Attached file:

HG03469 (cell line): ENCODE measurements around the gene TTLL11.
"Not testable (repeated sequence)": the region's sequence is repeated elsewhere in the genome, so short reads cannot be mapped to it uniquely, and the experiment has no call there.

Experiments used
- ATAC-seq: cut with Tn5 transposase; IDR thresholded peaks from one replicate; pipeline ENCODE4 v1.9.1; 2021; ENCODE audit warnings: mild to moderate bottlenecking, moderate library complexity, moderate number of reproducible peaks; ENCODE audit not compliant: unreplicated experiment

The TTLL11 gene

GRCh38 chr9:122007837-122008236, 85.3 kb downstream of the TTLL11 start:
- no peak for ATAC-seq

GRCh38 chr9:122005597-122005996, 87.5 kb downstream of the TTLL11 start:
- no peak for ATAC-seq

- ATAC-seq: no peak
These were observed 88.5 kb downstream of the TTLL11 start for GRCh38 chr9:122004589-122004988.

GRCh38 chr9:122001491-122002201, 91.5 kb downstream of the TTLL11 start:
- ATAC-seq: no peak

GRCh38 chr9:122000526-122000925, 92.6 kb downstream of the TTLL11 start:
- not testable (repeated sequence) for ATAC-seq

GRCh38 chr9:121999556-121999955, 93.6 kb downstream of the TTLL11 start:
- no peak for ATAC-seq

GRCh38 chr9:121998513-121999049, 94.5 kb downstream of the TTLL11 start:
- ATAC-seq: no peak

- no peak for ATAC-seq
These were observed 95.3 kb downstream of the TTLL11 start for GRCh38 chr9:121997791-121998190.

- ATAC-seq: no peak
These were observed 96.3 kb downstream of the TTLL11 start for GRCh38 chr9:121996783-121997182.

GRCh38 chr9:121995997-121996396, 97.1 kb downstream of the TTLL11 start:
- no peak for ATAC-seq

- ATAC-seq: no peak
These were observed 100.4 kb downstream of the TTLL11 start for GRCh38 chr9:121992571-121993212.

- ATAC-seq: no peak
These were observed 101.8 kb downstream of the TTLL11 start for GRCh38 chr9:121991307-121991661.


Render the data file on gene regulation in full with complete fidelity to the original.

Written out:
HG03469 (cell line): ENCODE measurements around the gene TTLL11.
"Not testable (repeated sequence)": the region's sequence is repeated elsewhere in the genome, so short reads cannot be mapped to it uniquely, and the experiment has no call there.

Experiments used
- ATAC-seq: cut with Tn5 transposase; IDR thresholded peaks from one replicate; pipeline ENCODE4 v1.9.1; 2021; ENCODE audit warnings: mild to moderate bottlenecking, moderate library complexity, moderate number of reproducible peaks; ENCODE audit not compliant: unreplicated experiment

The TTLL11 gene

GRCh38 chr9:122007837-122008236, 85.3 kb downstream of the TTLL11 start:
- no peak for ATAC-seq

GRCh38 chr9:122005597-122005996, 87.5 kb downstream of the TTLL11 start:
- no peak for ATAC-seq

- ATAC-seq: no peak
These were observed 88.5 kb downstream of the TTLL11 start for GRCh38 chr9:122004589-122004988.

GRCh38 chr9:122001491-122002201, 91.5 kb downstream of the TTLL11 start:
- ATAC-seq: no peak

GRCh38 chr9:122000526-122000925, 92.6 kb downstream of the TTLL11 start:
- not testable (repeated sequence) for ATAC-seq

GRCh38 chr9:121999556-121999955, 93.6 kb downstream of the TTLL11 start:
- no peak for ATAC-seq

GRCh38 chr9:121998513-121999049, 94.5 kb downstream of the TTLL11 start:
- ATAC-seq: no peak

- no peak for ATAC-seq
These were observed 95.3 kb downstream of the TTLL11 start for GRCh38 chr9:121997791-121998190.

- ATAC-seq: no peak
These were observed 96.3 kb downstream of the TTLL11 start for GRCh38 chr9:121996783-121997182.

GRCh38 chr9:121995997-121996396, 97.1 kb downstream of the TTLL11 start:
- no peak for ATAC-seq

- ATAC-seq: no peak
These were observed 100.4 kb downstream of the TTLL11 start for GRCh38 chr9:121992571-121993212.

- ATAC-seq: no peak
These were observed 101.8 kb downstream of the TTLL11 start for GRCh38 chr9:121991307-121991661.